Roundup, March #3

From cosmic minimal techno to spectral ambience from Thom Yorke, we roundup our favourite releases of the week. Listen below.


Follow our Roundup Selections playlist on Spotify to stay updated on what we have on repeat. 


Thom Yorke – 5.17

Radiohead’s Thom Yorke has always explored more wrought territory in his solo work, and 5.17 is no exception. Following 2019’s electronica and dance driven Anima, 5.17 returns Yorke to the sort of oozing, slow burning balladry that he does best. The haunting song treads carefully, with a nimble piano riff and drone synths that grow and bloom into eerily sliding strings. Holding this gentle cosmos together is Yorke’s voice, a spectral entity that dips in and out of focus amidst 5.17’s heartbreaking misc-en-scene. 


Daddy Squad – We’re So Lovely 

Over the past year, Daddy Squad has made it his personal mission to unleash a sort of queer disco revival that appeals to underground LGBTQ club culture and its associated scenes. From the tech kink fest of Whatever Violet Wants, to the louche electroclash of the Dita Von Teese led My Magic Number. On We’re So Lovely, Daddy Squad creates a modern queer anthem informed by the glitz and freedom of Studio 54 hedonism. A glossy and funk inflected disco-tech track, We’re So Lovely celebrates the queer herstory of dance music and presents another sparkling entry into the cannon of queer pride anthems that’s sure to be blasted at full volume this June. 


Charli XCX, A.G. Cook – Every Rule

As the latest single to be released off her new album, Every Rule gives us a taste of a different side to Charli XCX’s Crash. With previous singles taking the shape of party starting synthpop and nu-disco, Every Rule is a wistful ballad that slows things down. XCX’s greatest skill has always been her songwriting, and Every Rule is another testament to her talent. A longing filled, teenage romance, Every Rule recalls the melancholic but devastatingly beautiful pop of tracks like Backseat, handled delicately by A.G. Cook who takes a minimal, soft approach to support XCX’s storytelling.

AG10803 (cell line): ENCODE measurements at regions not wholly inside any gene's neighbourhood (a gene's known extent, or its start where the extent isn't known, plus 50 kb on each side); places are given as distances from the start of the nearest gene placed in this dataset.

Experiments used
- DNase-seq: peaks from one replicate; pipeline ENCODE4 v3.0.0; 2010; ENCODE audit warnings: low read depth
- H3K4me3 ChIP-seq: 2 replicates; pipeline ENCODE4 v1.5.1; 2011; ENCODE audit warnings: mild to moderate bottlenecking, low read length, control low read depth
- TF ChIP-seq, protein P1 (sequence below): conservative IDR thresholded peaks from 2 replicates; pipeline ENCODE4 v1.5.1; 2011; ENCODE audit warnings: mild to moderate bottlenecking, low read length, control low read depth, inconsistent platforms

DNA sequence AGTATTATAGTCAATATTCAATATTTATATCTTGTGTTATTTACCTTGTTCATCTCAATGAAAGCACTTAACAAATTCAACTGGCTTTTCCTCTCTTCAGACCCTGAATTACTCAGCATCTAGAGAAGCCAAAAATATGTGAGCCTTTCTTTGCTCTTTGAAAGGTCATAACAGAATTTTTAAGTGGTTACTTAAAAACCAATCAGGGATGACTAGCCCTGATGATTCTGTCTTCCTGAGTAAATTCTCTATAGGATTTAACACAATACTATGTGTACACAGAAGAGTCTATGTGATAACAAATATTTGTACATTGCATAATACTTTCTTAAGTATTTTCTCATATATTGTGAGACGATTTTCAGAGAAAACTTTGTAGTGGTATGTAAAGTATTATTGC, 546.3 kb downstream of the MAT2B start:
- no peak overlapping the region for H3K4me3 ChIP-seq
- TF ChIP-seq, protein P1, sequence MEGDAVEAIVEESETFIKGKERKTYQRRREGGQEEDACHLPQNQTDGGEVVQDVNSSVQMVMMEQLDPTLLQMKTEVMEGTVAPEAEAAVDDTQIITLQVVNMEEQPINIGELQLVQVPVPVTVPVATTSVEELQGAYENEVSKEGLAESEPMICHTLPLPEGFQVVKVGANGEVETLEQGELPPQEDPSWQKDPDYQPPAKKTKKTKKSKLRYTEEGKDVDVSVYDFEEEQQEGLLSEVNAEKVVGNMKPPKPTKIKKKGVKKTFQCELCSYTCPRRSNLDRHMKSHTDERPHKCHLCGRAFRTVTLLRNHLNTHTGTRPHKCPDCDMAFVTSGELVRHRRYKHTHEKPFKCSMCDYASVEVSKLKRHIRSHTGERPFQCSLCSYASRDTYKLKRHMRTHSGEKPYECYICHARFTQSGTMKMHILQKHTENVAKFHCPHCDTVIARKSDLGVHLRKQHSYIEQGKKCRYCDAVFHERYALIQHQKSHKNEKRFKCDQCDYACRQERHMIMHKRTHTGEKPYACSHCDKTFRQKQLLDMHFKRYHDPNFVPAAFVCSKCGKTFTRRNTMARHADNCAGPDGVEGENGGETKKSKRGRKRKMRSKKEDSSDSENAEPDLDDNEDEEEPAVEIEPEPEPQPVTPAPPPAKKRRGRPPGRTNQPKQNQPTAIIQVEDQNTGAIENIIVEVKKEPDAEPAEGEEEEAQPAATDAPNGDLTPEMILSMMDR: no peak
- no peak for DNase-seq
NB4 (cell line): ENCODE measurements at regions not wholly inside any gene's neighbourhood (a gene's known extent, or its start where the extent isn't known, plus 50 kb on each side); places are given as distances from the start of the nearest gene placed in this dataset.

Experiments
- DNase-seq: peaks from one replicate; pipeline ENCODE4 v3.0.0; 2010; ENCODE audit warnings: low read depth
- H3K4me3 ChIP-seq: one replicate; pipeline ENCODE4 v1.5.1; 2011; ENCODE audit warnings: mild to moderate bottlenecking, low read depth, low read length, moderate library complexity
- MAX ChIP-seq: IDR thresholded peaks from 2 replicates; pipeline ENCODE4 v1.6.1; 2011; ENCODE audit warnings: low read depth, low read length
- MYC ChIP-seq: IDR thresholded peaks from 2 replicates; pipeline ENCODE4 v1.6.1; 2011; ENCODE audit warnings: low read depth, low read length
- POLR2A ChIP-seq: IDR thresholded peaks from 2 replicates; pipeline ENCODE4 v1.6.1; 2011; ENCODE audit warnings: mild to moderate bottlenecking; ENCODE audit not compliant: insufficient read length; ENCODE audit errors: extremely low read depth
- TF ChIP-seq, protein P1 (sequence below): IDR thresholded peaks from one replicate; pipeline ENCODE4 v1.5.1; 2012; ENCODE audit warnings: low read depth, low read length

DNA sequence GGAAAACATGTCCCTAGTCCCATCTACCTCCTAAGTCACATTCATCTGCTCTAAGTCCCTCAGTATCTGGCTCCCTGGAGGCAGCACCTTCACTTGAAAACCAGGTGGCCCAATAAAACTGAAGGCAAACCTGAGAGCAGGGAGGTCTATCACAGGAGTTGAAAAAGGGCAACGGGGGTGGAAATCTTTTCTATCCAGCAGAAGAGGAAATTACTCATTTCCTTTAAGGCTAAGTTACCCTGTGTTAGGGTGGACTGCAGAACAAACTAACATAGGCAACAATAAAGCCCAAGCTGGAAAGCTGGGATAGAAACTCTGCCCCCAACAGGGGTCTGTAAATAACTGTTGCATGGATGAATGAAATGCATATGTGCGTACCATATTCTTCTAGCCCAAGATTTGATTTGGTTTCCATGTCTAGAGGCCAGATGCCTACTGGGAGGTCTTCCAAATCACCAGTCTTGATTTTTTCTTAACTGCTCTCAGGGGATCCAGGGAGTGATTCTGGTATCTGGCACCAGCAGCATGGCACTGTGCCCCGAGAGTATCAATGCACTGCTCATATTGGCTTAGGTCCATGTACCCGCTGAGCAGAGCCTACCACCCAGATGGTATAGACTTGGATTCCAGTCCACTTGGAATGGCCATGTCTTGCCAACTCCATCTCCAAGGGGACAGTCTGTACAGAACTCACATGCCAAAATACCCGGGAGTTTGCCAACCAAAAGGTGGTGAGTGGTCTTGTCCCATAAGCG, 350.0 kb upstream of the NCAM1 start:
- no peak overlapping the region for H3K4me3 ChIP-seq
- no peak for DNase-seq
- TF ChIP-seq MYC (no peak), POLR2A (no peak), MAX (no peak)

Batu – Atavism 

Bristol’s Batu has arrived as one of the UK’s leaders in the new guard of dancefloor provocateurs, creating dexterous and shifting club music that pulls from the diverse history of UK dance styles and formulating these influences into his own unique shapes. His debut album Opal, however, looks to explore his more ambiguous and conceptual side. Inspired by coastlines and natural minerals, Opal is a departure in style for Batu but a vehement embrace into a side that’s always been inherent to his music. The album’s lead single Atavism points to this shift; an amorphous, buoyant track that bounces through phrases of percussion and indistinct vocal samples. There’s something ceremonious about it, as Atavism builds itself up to peaks and then descends back to its most essential elements. Still propulsive, it’s anything but a lofty ambient experiment. Rather, it’s an application of Batu’s signatures from a different, more conceptually loaded direction. 


Terrence Dixon – The Meeting 

Last year, Terrence Dixon’s Reporting From Detroit presented some of his most heady and spacious minimal techno to date, at once sparse but also incredibly full. Part of its richness came, paradoxically, from its minimalism, with Dixon using space to extend and explore his ideas to their full potential. The same can be said for The Meeting, his latest single off his upcoming record Other Dimensions. While Reporting From Detroit was focussed on interpreting the concrete of the city, The Meeting alludes to Other Dimensions being a record focussed outside of our cosmic boundaries. A sonar like beep loops over dampened beats and a modulating riff, while strange and alien drone sounds peak in and out from the ether.